The home is the safest place your child can ever be. However, every year, thousands of children are hurt or killed in home incidents as a result of their own actions. Even when parents feel confident that they have done a thorough job of childproofing, chances is they might miss something.
Surprising, when researchers in a UAB study asked the mothers to point out items that would be hazardous for their toddler, they made statements like, “My child isn’t curious about the toilet” or “my child knows not to play with matches” and flagged only 40 percent of the real risks.
But the truth is, household injuries are one of the top reasons children under age three visit the emergency units of hospitals each year due to falls, burns and scalds, poisoning, drowning, strangulation and suffocation. Many mothers are often very knowledgeable about accident risk at home, unaware of the scope of the child injury problem and do not routinely think about accident risk in their daily interactions with their children.
For instance, a study that assessed the knowledge of mothers of preschool children and practices relating to domestic accident prevention in pre-school children in Ibadan Southwest Local Government Area found that domestic accidents were perceived as not totally preventable (85.3%) and part of children’s development (50.8%).
About 30.3% of mothers place cooking utensils on the floor and 46.0% reported domestic accidents falls (47.0%), burns (23.5%) and ingestion of kerosene (8.4%) in their preschool children. Preventive practices employed included consistent monitoring of preschool children (58.5) and keeping drugs in secured boxes (55.5%).
No matter how vigilant a mother is when it comes to a child’s safety, accidents can occur. “Children particularly those between the ages of zero to four years are more prone to accidents by virtue of being inquisitive, playful and adventurous although they are yet to still developed to the level of ability to think and discern what is dangerous to avoid,” said Dr Taiwo Soyinka, a family physician at the University College Hospital (UCH), Ibadan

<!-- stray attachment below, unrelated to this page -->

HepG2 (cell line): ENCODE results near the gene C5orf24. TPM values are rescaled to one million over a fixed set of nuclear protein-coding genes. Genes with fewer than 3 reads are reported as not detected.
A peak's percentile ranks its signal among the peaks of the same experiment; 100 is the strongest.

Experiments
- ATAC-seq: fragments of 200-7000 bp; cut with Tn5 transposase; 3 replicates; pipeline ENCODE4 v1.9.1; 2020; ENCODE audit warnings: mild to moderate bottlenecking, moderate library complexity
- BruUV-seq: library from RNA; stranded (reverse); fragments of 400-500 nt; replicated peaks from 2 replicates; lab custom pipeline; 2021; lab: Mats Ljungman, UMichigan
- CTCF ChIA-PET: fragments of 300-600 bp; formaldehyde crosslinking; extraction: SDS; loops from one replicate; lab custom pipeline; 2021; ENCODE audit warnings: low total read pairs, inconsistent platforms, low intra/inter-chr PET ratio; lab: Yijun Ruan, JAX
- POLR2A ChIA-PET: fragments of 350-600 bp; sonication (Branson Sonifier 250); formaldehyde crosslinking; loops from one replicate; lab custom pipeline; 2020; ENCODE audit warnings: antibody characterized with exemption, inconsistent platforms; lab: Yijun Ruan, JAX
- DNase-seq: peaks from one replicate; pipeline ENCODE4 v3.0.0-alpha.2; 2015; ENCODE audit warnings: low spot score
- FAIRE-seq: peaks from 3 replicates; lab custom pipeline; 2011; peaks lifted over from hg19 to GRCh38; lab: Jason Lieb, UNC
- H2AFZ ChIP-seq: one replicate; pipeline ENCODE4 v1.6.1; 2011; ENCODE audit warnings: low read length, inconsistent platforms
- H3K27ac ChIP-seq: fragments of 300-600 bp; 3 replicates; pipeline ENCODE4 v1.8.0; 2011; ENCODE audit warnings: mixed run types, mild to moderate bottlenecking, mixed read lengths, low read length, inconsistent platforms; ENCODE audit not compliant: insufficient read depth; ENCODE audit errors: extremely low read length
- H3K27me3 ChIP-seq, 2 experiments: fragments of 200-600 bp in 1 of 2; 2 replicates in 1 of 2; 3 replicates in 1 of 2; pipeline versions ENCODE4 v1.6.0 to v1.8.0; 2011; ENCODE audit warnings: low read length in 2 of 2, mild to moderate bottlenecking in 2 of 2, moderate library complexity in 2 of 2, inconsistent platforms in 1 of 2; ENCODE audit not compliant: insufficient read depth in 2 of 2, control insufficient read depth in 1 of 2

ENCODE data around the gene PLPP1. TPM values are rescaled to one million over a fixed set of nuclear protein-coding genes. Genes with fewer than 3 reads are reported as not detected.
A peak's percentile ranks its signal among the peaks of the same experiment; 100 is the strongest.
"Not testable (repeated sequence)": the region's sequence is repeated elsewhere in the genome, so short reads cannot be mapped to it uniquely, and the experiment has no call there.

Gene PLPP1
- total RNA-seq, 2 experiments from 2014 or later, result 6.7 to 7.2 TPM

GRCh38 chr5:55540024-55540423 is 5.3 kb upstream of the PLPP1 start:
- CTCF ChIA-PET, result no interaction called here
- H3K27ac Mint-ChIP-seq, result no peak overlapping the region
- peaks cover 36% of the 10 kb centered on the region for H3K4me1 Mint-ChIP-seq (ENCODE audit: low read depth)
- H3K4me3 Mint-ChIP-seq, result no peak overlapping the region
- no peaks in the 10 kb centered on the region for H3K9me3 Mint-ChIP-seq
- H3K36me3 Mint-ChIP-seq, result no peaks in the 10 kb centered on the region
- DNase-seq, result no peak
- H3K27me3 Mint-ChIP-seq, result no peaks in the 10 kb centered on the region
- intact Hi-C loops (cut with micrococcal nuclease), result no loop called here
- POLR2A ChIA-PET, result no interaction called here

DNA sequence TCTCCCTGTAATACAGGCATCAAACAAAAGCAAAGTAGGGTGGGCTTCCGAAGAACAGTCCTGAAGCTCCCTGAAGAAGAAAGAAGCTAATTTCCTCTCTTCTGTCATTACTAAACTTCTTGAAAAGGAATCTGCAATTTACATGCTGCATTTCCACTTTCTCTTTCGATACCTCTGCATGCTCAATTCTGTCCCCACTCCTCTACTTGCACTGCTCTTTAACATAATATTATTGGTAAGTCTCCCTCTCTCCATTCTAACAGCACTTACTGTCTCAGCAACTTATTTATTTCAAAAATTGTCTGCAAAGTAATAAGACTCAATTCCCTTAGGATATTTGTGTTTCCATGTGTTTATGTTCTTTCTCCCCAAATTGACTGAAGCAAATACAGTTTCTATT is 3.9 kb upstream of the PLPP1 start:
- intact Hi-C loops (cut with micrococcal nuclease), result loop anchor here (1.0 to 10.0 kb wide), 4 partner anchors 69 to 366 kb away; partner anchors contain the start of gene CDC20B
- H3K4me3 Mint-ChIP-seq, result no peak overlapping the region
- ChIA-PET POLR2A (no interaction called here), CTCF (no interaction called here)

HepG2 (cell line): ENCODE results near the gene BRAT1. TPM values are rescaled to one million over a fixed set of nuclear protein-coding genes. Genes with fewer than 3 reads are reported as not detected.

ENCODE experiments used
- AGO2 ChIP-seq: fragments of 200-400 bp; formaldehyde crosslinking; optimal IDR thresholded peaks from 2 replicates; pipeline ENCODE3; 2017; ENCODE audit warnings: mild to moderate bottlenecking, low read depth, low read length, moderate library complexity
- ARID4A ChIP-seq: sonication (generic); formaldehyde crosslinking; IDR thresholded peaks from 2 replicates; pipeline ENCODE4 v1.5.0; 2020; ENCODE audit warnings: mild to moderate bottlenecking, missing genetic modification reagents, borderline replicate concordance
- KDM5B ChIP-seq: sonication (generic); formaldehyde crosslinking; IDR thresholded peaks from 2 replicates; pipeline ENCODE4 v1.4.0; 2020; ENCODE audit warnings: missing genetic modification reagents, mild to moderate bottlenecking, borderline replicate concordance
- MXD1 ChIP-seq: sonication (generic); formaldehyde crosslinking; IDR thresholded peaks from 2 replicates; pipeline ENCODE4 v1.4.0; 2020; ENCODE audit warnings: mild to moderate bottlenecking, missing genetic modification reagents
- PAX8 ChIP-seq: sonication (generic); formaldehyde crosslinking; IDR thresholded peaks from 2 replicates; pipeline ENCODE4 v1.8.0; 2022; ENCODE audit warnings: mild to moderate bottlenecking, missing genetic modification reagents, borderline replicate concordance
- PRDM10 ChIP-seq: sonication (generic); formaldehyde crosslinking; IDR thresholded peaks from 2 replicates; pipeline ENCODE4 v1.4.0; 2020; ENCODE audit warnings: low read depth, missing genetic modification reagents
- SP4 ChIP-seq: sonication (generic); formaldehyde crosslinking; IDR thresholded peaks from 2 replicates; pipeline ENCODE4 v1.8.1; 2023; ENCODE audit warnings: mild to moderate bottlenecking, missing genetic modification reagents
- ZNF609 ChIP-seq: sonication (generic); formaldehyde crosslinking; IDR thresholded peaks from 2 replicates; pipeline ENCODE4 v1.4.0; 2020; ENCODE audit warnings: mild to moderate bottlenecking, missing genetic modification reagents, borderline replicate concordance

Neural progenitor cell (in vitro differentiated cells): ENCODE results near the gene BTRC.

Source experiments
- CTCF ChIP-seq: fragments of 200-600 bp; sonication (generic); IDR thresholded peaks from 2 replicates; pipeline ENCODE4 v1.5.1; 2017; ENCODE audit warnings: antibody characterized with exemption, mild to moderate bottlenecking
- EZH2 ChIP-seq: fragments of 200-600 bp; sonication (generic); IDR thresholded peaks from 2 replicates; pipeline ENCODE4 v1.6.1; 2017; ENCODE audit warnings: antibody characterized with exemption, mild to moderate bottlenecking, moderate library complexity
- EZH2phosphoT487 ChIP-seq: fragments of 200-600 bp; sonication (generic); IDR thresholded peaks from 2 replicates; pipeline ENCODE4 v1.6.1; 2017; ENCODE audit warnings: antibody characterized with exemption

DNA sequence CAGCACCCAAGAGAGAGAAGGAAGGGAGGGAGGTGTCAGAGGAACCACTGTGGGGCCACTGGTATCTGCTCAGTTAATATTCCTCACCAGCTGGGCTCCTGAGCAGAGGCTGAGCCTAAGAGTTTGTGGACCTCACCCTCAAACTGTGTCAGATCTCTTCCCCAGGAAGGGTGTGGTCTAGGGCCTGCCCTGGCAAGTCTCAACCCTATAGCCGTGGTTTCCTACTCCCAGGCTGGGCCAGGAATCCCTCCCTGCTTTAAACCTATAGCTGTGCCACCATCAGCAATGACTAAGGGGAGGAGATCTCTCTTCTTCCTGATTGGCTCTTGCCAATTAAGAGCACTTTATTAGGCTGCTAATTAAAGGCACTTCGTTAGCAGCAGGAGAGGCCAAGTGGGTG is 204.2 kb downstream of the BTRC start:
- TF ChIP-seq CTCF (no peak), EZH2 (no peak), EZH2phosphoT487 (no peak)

According to her, “parent’s or care giver’s guidance to ensure that they childproof the home is important so that even when they turn their backs, they are sure that their children are safe.”
Dr Soyinka stated that although children are more accident prone in areas of the house like the bathroom and kitchen, mothers can still do a lot to keep them safe.
“It is important to cover all electrical cords, and clean up spills immediately they occur. Staircases and hallways should be well lit, put away toys and arrange furniture in an orderly form, and ensure that cleaning agents, medicines and other chemicals should be kept away from the reach of children to prevent the risk of poisoning.
“Storing household chemicals and products like kerosene in bottles that children could presume as water or soft drinks should be avoided, keep the caps closed on medicine bottles and put all medicines away immediately and take extra care with tablets in see-through packs or brightly coloured tablets – they are especially tempting to children.
“Children, particularly toddlers, are also better kept out of kitchen if possible when cooking; hot appliances, liquids and bath water are responsible for more than half of all burns and scalds. Parents can also put a gate on their kitchen to prevent children coming in unpermitted. Also, kitchen knives and other sharp utensils should be kept out of reach of children.”
Dr Soyinka warned against mothers trying to remove beads children insert into their nose or ear by themselves, saying doing this could cause more havoc but rather to rush children to the hospital.
Also, the idea of giving a child that mistakenly drank things like kerosene or other chemical substances palm oil, she said could be detrimental as this could lead to the child also having the chemical substances passed into the lungs.
Dr Folasade Fadare, a public health physician and Medical Director of General Hospital, Igbeju-Lekki, Lagos, also declared that a child should never be left at home alone, regardless of their age because they don’t know what is safe to do.
According to her, rather than leave a child alone unmanned, the mother should back such a baby so as to be able to keep an eye on him and ensure they don’t go out without knowing even if they want to multitask.
Dr Fadare discouraged mothers asking nannies or carriers of babies to multitask to prevent negligence and so leave the child in their care exposed to danger.
Every day, hazards in and around the home injure children. The good news is that the risk of injury can be reduced with a few simple house-proofing hacks. When it comes to keeping your children safe, they say prevention is better than cure.
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